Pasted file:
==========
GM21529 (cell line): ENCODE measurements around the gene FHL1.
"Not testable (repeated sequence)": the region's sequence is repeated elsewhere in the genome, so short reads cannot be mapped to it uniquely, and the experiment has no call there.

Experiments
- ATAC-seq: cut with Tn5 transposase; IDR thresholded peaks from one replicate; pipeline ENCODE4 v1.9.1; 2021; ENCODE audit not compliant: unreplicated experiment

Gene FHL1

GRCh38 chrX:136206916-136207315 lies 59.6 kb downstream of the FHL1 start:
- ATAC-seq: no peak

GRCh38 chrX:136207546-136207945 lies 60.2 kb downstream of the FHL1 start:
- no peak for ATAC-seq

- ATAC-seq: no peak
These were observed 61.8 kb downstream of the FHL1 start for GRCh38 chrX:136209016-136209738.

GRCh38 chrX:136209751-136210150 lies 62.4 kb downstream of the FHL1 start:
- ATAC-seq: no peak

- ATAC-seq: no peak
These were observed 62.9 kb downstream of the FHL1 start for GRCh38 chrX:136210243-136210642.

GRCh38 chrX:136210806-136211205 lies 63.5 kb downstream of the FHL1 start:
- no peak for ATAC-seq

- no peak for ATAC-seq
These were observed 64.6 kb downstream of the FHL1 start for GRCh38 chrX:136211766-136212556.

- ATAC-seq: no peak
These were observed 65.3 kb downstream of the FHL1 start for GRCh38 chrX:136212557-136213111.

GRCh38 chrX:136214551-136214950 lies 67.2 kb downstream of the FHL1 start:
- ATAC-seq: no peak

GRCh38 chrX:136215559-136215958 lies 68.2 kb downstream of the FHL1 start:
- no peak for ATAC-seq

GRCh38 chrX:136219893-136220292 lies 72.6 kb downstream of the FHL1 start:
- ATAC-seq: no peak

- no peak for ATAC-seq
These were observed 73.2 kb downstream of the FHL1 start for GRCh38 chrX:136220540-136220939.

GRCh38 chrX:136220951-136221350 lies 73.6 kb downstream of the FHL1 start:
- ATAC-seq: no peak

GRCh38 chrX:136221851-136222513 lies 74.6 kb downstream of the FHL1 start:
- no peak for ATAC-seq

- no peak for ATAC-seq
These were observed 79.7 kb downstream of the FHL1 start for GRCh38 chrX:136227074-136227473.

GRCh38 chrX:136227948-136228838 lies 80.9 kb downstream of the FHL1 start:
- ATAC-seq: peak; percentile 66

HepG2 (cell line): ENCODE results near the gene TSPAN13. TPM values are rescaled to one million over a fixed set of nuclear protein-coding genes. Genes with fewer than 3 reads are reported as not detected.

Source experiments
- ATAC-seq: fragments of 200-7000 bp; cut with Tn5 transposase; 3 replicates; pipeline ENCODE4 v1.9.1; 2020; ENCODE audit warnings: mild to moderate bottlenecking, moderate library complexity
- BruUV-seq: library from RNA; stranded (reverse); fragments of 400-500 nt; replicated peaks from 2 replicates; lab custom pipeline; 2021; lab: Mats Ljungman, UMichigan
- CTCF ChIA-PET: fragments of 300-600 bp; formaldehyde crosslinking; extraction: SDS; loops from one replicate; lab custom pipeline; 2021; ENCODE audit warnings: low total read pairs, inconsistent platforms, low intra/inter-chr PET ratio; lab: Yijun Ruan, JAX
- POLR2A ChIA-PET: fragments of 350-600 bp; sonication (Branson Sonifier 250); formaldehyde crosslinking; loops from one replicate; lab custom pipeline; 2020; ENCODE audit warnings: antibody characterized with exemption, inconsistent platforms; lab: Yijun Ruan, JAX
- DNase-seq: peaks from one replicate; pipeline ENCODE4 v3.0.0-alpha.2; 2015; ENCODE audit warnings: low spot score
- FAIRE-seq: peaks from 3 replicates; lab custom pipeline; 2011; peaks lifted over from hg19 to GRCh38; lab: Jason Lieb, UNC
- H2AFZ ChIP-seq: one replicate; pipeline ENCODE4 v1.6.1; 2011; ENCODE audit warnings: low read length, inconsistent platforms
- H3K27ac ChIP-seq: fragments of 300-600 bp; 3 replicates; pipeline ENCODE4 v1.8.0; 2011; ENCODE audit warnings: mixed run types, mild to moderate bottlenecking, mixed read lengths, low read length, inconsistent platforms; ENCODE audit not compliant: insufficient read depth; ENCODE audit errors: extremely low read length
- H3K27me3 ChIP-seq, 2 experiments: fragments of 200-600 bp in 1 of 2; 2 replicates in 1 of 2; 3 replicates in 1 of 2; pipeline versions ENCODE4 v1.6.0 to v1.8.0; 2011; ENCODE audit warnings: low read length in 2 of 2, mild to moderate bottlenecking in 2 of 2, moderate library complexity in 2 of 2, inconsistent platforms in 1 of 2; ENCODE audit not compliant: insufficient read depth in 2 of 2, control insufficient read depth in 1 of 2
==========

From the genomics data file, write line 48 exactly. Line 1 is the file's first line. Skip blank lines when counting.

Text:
- H3K27me3 ChIP-seq, 2 experiments: fragments of 200-600 bp in 1 of 2; 2 replicates in 1 of 2; 3 replicates in 1 of 2; pipeline versions ENCODE4 v1.6.0 to v1.8.0; 2011; ENCODE audit warnings: low read length in 2 of 2, mild to moderate bottlenecking in 2 of 2, moderate library complexity in 2 of 2, inconsistent platforms in 1 of 2; ENCODE audit not compliant: insufficient read depth in 2 of 2, control insufficient read depth in 1 of 2